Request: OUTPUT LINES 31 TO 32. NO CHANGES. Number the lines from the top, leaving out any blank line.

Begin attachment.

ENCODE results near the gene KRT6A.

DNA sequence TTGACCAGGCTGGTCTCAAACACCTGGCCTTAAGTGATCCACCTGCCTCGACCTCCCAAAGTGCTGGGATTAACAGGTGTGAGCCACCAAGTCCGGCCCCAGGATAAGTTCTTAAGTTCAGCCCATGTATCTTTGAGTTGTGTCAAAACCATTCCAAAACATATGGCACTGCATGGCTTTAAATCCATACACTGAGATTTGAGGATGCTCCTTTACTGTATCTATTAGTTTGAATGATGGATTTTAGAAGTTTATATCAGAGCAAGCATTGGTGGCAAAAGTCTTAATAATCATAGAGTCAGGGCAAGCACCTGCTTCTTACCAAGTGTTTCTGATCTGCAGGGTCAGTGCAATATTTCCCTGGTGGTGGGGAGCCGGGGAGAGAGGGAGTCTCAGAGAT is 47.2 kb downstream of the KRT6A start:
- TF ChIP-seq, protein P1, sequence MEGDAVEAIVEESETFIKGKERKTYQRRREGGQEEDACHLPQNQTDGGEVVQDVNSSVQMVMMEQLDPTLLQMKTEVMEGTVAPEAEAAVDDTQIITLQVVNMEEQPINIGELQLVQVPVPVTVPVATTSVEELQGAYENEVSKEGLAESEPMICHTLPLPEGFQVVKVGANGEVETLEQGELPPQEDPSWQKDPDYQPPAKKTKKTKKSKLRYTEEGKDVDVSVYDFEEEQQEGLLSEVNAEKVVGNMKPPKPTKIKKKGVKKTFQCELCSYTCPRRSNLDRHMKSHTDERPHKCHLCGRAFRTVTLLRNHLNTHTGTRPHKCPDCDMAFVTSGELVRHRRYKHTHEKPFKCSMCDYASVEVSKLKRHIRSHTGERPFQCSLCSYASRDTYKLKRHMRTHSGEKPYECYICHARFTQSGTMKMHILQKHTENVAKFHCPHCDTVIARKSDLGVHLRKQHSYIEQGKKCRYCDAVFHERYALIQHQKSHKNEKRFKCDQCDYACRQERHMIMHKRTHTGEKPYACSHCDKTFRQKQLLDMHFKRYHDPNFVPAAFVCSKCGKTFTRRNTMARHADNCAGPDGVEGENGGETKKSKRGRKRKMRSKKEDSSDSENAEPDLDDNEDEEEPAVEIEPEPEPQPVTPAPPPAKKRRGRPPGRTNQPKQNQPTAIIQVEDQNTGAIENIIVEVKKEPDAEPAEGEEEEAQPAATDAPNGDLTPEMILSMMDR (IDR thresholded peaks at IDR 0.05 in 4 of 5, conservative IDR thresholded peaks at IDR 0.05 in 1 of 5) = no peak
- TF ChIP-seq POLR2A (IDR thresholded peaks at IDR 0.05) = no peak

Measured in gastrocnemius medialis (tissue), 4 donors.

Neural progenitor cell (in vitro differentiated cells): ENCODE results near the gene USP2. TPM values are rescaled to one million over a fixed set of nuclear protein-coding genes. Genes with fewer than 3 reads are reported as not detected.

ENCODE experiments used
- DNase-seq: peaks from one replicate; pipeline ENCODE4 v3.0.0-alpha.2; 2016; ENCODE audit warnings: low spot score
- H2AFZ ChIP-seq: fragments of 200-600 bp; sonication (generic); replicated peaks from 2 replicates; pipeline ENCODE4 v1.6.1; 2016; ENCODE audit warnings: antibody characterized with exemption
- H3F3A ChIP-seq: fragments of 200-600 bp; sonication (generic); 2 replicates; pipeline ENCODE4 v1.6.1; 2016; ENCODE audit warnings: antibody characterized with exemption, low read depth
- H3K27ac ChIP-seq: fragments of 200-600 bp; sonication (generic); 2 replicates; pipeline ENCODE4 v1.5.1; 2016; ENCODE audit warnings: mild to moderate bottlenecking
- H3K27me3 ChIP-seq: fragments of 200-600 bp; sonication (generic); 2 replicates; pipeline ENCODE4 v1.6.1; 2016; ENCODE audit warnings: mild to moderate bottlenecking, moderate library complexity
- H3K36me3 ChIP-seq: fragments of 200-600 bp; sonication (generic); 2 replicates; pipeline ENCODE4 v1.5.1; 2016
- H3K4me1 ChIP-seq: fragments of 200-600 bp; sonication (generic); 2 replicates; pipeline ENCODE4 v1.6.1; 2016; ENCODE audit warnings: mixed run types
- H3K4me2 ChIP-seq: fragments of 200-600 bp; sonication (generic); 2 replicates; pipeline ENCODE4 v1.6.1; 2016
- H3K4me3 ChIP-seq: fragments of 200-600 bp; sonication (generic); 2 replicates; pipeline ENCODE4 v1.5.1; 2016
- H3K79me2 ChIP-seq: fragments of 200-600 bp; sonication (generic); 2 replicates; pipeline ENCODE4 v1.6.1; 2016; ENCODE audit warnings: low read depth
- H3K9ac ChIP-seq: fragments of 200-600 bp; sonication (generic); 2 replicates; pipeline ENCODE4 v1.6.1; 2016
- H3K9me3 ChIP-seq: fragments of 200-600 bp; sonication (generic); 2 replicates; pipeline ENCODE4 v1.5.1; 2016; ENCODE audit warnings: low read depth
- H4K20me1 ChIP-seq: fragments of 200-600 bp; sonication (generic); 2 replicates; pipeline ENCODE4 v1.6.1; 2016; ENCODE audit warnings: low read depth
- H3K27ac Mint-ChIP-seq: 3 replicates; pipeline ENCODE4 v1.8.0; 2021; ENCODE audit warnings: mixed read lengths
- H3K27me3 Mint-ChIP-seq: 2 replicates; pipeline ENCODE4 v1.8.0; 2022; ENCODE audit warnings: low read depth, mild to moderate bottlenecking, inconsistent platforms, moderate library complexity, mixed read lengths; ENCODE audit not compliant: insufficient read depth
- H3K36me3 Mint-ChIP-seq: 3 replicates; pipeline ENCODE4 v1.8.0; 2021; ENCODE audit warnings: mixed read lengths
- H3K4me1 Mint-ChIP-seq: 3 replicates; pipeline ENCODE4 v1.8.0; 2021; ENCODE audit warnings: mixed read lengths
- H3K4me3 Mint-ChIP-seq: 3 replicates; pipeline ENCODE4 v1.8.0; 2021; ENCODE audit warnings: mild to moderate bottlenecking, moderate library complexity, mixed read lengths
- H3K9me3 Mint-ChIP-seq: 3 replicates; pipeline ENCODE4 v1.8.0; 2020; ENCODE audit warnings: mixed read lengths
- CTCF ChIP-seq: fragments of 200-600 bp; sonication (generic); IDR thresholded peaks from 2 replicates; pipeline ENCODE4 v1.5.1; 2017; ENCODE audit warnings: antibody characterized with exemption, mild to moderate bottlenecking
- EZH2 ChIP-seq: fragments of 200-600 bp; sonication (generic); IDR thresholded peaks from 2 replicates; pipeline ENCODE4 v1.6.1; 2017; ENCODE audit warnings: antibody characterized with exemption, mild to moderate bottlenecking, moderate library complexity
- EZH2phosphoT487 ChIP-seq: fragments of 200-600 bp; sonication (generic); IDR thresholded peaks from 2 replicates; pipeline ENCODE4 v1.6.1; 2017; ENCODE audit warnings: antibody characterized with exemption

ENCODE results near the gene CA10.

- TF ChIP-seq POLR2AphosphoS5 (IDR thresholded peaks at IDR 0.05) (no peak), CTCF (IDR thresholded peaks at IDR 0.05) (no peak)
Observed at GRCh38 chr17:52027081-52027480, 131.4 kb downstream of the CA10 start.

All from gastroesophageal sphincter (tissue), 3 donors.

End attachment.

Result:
- TF ChIP-seq POLR2AphosphoS5 (IDR thresholded peaks at IDR 0.05) (no peak), CTCF (IDR thresholded peaks at IDR 0.05) (no peak)
Observed at GRCh38 chr17:52027081-52027480, 131.4 kb downstream of the CA10 start.